“I was born on the prairies where the wind blew free and there was nothing to break the light of the sun. I was born where there were no enclosures.”

Before I started painting, I started drawing – family members, animals, everything I could think of to hone my craft and practice proportion, perspective and composition. Naturally, at some point I wanted to try my hand at the subjects that most interest me – characters and scenes from the early American West.

This image, drawn in 2007 from one of the most famous photographs of the man called Geronimo or Goyathlay (“one who yawns”) is, perhaps, my tribute to the man and his legend.

Imagine, for just a moment, a new government took over your country and told you your land was no longer your own, your lifestyle needed to change and your people needed to move. That is exactly what happened to many native cultures, including the Apache. What would you do? Would you wage war?

Geronimo did and his actions – his passion for his people and life – are part of what made Geronimo such a fascinating man. He was a fierce leader who fought against what he believed was the imprisonment of his people.

Of course, not everyone at the time thought of him as a hero – the pioneers and settlers of Arizona and New Mexico were terrified of the man they believed was a cold-blooded murderer. The U.S Government wanted him stopped.

However, to his own people, he embodied Apache values – courage and aggression.

For further reading on the life of Geronimo, here are some links to excellent articles, and I hope you’ll check them out.
How can I not admire a man who fought so hard to preserve his way of life against daunting odds?

I know I would have loved to spend some time listening to this man, learning his history, seeing the world through his eyes, well… perhaps not as a settler or an opponent on the battlefield.

How about you… would you have wanted to know Geronimo?

Saturday Night at Rock Creek

Every cowboy was a dandy at heart. He wanted to look his best after a hard week at the line camp, branding calves and busting broncos. Shedding a week’s worth of grime, sweat and dirt wasn’t easy, which made a Saturday night bath not just an indulgence, but a necessity.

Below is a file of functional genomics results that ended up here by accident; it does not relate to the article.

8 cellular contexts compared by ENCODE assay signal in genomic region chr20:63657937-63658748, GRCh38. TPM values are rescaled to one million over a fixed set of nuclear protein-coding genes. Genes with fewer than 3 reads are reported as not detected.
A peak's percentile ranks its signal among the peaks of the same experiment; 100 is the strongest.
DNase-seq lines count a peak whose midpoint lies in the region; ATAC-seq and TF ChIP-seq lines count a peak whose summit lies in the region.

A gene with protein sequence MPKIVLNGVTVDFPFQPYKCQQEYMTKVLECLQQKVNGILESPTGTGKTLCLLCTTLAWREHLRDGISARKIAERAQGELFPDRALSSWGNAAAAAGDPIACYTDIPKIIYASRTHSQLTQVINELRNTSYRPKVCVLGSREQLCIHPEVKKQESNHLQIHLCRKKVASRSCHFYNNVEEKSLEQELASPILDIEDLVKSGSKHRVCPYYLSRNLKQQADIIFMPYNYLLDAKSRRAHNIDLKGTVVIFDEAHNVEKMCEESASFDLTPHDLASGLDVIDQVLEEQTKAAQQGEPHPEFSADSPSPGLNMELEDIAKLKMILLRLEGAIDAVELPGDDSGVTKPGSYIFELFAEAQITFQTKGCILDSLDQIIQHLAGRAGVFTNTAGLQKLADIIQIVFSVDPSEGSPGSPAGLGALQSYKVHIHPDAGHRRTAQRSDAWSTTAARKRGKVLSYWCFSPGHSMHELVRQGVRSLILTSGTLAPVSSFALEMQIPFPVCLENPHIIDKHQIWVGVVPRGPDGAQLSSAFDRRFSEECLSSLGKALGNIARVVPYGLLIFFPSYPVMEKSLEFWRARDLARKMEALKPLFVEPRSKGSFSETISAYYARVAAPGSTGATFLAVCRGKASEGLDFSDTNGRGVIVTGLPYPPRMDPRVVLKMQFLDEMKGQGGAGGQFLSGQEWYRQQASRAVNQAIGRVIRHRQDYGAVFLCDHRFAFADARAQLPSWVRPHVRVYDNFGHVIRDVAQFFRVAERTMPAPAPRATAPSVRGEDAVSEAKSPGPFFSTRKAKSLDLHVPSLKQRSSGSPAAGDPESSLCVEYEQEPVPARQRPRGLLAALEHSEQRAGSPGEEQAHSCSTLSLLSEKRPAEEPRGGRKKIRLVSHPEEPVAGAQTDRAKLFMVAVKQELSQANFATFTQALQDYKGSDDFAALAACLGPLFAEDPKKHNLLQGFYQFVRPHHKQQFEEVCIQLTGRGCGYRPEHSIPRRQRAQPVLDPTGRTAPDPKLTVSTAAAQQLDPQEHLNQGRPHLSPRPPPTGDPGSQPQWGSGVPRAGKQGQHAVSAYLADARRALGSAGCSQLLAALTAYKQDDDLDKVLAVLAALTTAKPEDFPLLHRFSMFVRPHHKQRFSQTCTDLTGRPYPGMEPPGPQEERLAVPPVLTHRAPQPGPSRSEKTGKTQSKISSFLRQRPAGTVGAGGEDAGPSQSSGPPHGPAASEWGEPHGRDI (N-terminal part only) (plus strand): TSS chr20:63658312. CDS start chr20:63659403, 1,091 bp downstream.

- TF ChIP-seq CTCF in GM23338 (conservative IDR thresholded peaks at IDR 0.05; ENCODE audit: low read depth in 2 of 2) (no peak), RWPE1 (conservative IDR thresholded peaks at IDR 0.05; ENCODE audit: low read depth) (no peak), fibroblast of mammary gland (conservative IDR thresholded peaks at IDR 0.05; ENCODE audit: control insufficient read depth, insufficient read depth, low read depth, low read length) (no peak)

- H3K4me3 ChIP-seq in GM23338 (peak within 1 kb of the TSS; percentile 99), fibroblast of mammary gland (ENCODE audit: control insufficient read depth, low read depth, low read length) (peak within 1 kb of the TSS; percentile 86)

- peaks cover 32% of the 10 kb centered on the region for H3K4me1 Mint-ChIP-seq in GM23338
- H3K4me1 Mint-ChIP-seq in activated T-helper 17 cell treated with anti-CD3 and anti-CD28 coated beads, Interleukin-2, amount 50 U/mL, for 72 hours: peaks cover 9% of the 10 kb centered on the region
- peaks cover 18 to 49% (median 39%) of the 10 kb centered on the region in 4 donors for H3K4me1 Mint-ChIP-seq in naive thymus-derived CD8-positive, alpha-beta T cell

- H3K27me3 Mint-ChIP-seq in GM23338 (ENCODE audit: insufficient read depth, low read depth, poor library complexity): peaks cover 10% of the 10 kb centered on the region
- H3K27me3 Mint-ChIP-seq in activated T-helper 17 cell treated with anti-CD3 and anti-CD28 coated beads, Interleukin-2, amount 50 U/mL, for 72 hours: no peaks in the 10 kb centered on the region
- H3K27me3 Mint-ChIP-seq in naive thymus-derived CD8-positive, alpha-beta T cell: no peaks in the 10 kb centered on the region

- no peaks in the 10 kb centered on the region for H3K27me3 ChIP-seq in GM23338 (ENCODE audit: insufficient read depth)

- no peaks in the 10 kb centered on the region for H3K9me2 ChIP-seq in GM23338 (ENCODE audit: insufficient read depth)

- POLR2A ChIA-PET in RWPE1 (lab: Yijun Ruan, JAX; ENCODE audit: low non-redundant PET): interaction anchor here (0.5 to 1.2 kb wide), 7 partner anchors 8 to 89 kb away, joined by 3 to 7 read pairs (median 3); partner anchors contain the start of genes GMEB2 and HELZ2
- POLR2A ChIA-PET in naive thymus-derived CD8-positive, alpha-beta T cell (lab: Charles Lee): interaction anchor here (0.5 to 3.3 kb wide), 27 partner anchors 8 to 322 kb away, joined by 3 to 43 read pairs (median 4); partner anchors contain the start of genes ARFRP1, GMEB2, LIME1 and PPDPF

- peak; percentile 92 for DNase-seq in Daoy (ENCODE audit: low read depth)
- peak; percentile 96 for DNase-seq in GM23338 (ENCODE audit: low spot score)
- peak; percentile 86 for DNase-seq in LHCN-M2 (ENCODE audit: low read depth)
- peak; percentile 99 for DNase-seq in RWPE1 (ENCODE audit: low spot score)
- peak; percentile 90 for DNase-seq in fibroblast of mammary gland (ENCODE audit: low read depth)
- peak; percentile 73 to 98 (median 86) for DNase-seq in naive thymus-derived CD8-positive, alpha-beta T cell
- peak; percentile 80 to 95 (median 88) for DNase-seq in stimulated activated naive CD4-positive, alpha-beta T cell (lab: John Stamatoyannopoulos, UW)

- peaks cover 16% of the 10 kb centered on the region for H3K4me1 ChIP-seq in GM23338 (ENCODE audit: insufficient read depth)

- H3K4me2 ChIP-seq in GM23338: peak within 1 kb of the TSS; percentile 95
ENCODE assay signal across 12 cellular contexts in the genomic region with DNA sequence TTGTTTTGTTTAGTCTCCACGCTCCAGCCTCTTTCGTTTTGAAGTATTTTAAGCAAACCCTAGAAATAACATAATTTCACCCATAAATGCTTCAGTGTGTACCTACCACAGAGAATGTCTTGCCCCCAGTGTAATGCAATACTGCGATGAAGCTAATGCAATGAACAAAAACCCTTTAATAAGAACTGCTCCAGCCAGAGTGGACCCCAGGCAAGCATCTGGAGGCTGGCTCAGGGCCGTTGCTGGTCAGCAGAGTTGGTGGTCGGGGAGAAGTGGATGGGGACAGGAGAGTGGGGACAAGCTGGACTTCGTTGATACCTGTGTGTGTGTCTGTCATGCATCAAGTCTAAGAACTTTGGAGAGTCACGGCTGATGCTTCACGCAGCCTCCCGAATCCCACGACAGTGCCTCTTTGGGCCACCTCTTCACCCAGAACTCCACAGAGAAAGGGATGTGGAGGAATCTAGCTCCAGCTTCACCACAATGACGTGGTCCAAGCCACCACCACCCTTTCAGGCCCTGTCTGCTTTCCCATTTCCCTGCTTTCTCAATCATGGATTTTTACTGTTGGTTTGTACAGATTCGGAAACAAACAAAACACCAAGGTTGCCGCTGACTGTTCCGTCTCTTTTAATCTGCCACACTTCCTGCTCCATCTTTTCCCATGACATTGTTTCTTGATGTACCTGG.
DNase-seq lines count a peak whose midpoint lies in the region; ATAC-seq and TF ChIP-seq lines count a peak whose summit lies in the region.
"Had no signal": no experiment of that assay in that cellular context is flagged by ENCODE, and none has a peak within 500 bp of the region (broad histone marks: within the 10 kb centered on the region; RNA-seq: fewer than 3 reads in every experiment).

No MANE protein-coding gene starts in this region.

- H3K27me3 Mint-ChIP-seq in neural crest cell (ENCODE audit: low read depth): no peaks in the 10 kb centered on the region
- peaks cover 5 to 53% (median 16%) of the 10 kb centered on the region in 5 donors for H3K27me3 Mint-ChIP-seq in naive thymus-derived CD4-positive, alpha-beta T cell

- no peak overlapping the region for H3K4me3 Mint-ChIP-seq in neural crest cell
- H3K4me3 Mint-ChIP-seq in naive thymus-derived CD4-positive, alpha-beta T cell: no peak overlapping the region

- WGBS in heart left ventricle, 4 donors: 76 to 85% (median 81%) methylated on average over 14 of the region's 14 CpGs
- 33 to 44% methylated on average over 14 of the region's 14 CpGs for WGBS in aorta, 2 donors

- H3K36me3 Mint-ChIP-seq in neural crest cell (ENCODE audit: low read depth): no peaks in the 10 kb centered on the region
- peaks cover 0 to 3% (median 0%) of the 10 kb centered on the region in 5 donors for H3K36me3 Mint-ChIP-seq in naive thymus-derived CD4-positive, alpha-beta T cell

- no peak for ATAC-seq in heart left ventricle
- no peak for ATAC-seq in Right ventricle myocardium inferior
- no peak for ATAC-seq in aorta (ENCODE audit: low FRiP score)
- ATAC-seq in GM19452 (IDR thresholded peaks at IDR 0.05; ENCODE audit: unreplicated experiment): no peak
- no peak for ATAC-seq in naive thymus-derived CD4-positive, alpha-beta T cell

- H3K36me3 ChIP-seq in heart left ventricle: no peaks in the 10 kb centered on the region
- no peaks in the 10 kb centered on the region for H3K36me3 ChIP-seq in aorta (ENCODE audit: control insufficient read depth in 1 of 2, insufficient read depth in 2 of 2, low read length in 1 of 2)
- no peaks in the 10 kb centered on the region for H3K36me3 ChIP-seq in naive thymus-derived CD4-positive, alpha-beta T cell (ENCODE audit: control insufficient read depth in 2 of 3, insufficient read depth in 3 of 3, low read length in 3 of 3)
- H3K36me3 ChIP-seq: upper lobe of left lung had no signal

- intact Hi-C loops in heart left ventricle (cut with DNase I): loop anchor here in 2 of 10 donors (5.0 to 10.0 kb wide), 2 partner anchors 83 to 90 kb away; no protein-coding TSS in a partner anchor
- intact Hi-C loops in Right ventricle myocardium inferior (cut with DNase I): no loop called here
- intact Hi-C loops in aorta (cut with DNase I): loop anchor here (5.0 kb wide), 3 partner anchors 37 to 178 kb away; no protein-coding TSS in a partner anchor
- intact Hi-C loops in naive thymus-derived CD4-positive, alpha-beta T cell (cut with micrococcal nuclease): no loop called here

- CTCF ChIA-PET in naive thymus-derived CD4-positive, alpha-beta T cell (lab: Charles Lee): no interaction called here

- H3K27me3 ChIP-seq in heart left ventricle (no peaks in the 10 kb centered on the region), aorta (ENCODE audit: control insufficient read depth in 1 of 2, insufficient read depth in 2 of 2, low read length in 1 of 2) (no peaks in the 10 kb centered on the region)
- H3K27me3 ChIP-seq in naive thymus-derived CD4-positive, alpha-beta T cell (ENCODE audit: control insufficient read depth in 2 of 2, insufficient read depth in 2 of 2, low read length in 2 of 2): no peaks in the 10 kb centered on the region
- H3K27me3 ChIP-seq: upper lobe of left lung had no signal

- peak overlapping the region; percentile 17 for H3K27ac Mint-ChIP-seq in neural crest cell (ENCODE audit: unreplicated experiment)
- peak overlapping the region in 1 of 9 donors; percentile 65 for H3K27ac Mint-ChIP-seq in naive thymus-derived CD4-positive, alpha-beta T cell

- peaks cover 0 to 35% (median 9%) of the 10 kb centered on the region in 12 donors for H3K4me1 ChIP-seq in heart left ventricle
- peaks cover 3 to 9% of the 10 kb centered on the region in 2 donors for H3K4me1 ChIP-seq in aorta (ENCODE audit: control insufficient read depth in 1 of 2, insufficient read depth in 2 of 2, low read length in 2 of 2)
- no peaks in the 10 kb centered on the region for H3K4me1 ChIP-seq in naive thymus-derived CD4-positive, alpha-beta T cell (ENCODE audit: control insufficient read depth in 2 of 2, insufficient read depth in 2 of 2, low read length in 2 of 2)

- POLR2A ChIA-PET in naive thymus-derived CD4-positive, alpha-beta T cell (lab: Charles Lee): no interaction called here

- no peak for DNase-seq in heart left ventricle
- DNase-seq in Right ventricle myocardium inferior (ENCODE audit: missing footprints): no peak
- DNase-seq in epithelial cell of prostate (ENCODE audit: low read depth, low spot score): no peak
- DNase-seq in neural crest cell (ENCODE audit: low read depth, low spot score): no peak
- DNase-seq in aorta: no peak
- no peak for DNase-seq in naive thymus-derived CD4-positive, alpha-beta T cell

Of course, bathtubs were a luxury; hot water unnecessary. A real man needed only a hole in the nearby creek. The cowboy’s grizzled expression testifies to the temperature of the water.

His pale complexion bears witness to the complete cover-up of his body during the week past. Cowboys don’t suntan.

The only thing that does not come off is the hat. It is too precious to leave lying around. However, his draws surrender to a weekly cleaning as well, and are nearly as white as his complexion.

Horse and dog keep patient watch while the transformation takes place. Saturday night revels can’t be missed.

Saturday Night at Rock Creek 2012

Saturday Night at Rock Creek

About the painting

Gale F. Trapp, 2012
Acrylic on hardboard, 10×24″.
Available for sale

Home Sweet Home

Much of western art from the 19th and 20th centuries portrays the American West in a romantic and idealized style, often glossing over the harsh conditions of life. “Home Sweet Home” is an effort to frame the Native American woman in a realistic setting. Her lodge reflects the rough reality of outdoor living – no paradise, little comfort and the bare minimum shelter to survive in an unfriendly environment. The small size emphasizes the central theme – life is hard.

Gone is the romance. Remaining is the reality of a hard life.

Her pose shows her braced against the harsh cold. She is somber, almost fearful.

She might be waiting for the return of her husband, gone too long, on a hunt, a raid, or a vision quest. She may be wondering when she will eat again or when a son or daughter will return.

What do you think is happening when you look at her somber expression? Do her eyes mirror the actuality of her life?

Home Sweet Home

by Gale F. Trapp, 2012
Acrylic on hardboard, 5×9″
Sold – Prints available